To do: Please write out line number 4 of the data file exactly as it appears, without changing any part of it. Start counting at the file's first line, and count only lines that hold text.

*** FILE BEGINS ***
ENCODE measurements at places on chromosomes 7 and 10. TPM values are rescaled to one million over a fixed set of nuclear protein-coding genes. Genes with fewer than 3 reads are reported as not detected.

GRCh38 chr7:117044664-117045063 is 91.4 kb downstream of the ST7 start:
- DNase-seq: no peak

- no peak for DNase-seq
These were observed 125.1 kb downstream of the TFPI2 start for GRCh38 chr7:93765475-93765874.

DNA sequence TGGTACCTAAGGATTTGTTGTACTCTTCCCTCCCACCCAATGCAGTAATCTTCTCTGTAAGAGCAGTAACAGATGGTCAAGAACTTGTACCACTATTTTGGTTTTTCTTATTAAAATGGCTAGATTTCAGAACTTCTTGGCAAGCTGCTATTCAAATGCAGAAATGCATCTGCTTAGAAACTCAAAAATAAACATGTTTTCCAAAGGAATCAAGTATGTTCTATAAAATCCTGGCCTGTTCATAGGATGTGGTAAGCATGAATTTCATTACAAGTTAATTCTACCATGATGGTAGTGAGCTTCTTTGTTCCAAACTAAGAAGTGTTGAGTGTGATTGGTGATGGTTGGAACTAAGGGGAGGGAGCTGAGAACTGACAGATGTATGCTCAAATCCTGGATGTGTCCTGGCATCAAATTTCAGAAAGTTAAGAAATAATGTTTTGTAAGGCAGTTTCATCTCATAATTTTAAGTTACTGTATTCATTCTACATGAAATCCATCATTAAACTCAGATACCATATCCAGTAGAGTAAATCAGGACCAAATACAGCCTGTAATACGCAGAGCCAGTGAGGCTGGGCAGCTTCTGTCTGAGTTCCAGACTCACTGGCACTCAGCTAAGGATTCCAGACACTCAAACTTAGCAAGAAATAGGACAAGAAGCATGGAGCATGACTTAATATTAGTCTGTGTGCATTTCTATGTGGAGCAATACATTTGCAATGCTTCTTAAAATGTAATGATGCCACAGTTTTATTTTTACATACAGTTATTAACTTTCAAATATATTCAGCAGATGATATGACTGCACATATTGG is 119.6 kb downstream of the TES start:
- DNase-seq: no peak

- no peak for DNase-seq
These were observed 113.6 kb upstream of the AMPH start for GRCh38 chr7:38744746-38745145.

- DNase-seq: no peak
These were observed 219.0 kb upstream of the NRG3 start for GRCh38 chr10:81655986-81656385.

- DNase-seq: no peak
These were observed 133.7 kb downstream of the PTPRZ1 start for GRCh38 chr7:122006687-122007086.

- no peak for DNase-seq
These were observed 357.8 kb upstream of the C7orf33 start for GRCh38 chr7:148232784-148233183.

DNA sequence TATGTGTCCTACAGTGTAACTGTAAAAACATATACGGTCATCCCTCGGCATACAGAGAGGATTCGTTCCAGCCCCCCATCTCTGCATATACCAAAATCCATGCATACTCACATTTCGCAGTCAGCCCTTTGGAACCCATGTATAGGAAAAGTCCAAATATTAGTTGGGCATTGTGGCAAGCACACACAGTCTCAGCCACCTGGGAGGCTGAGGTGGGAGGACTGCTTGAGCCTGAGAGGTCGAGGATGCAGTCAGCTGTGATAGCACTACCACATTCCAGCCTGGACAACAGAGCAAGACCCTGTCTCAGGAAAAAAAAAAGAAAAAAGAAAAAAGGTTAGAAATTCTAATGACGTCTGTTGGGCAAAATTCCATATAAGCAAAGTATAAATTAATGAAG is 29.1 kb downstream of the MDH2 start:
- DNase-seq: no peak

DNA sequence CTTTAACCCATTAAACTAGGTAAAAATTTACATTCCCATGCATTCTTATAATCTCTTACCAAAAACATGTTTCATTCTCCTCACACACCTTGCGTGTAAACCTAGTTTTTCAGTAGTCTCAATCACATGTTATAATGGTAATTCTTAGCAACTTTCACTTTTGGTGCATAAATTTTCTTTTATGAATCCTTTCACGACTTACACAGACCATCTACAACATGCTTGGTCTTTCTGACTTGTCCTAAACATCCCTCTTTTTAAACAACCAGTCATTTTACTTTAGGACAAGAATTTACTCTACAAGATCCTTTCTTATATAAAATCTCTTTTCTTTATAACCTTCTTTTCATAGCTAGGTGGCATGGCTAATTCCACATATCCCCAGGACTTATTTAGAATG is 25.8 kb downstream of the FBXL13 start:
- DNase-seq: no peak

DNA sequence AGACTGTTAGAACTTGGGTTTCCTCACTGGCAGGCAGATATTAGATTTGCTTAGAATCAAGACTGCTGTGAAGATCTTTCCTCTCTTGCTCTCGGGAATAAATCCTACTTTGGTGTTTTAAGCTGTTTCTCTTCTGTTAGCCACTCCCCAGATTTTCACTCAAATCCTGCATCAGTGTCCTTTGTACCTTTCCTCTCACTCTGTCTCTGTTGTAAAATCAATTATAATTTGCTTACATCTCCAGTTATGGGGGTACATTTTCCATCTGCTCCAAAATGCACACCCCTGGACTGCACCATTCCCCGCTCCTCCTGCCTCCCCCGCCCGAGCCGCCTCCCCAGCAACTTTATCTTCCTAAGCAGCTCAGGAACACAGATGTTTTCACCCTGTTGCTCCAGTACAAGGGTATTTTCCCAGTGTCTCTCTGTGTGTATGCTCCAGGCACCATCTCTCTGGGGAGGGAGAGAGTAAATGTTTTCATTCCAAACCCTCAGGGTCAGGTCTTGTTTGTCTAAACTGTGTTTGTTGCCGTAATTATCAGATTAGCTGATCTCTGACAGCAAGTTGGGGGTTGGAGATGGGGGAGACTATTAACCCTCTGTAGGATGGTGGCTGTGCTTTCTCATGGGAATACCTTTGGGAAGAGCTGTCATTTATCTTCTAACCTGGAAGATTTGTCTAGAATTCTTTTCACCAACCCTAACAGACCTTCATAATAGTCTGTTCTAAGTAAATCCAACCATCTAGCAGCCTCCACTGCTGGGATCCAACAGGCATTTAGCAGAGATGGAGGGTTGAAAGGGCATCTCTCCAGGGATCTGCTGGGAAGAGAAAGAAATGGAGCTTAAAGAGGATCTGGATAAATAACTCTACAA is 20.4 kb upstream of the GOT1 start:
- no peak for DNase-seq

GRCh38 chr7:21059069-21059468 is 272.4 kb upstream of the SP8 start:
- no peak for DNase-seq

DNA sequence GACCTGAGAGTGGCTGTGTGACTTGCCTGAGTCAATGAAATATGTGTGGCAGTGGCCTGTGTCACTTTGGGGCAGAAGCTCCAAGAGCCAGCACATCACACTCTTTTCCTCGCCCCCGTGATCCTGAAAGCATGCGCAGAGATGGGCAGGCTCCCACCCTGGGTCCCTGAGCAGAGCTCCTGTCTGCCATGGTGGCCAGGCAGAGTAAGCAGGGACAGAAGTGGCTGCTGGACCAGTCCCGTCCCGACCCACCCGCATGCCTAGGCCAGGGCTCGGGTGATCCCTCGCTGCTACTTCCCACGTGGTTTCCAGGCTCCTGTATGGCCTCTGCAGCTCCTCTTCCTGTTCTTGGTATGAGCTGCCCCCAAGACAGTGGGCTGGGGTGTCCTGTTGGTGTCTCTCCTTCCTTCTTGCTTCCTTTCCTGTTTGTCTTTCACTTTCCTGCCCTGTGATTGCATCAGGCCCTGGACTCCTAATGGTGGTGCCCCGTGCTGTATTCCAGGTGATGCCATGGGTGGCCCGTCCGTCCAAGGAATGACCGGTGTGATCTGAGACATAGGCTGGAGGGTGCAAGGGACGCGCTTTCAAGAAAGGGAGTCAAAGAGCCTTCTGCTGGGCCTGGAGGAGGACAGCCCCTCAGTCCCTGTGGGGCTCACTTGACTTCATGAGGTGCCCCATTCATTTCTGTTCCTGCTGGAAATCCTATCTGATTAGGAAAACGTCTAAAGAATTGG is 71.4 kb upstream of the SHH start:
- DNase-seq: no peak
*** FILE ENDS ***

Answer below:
- no peak for DNase-seq